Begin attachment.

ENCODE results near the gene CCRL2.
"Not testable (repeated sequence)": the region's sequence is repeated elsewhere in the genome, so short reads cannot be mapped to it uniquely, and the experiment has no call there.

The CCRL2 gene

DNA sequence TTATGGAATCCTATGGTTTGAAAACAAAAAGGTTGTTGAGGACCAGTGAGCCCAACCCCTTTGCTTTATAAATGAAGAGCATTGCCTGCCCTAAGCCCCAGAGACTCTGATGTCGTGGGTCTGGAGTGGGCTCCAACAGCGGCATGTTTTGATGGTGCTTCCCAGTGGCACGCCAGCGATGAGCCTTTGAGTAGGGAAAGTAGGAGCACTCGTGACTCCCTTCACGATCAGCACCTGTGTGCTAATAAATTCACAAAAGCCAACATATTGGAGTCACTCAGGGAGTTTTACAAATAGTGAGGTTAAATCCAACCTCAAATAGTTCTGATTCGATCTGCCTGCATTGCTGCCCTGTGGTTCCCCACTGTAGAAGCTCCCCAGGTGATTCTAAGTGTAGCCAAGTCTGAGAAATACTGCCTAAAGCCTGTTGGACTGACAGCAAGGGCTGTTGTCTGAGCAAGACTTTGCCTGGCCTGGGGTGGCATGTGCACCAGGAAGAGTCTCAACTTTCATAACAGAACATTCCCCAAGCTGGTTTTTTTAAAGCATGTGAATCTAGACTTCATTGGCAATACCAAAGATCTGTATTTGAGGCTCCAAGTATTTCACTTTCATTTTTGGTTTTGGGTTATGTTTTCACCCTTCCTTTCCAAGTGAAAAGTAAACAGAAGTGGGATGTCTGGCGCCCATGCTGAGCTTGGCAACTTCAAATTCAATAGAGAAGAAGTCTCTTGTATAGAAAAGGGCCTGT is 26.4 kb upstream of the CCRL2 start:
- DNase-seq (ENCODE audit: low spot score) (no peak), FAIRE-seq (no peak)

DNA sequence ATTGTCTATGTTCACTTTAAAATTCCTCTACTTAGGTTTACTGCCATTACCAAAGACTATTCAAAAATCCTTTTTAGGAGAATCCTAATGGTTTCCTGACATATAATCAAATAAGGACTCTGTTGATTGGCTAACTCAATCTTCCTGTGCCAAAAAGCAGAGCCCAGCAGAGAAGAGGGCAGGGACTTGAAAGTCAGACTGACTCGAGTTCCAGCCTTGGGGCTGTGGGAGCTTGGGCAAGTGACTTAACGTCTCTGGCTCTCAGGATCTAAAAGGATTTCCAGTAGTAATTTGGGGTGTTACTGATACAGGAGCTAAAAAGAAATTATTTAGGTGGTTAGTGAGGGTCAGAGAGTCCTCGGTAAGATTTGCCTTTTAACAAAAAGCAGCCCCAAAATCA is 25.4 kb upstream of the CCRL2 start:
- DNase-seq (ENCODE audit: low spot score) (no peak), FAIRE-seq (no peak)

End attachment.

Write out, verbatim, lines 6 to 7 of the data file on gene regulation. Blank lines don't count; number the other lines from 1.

DNA sequence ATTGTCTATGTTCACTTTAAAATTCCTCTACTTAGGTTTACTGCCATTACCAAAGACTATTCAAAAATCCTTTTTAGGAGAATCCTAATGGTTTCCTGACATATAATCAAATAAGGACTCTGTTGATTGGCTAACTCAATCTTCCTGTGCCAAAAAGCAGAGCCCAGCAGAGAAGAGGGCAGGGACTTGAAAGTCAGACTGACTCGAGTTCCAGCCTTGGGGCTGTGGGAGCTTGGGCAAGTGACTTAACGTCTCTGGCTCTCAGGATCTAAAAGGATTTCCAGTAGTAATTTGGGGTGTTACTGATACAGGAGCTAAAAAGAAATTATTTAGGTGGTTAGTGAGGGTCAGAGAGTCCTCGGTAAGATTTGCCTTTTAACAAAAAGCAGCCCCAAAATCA is 25.4 kb upstream of the CCRL2 start:
- DNase-seq (ENCODE audit: low spot score) (no peak), FAIRE-seq (no peak)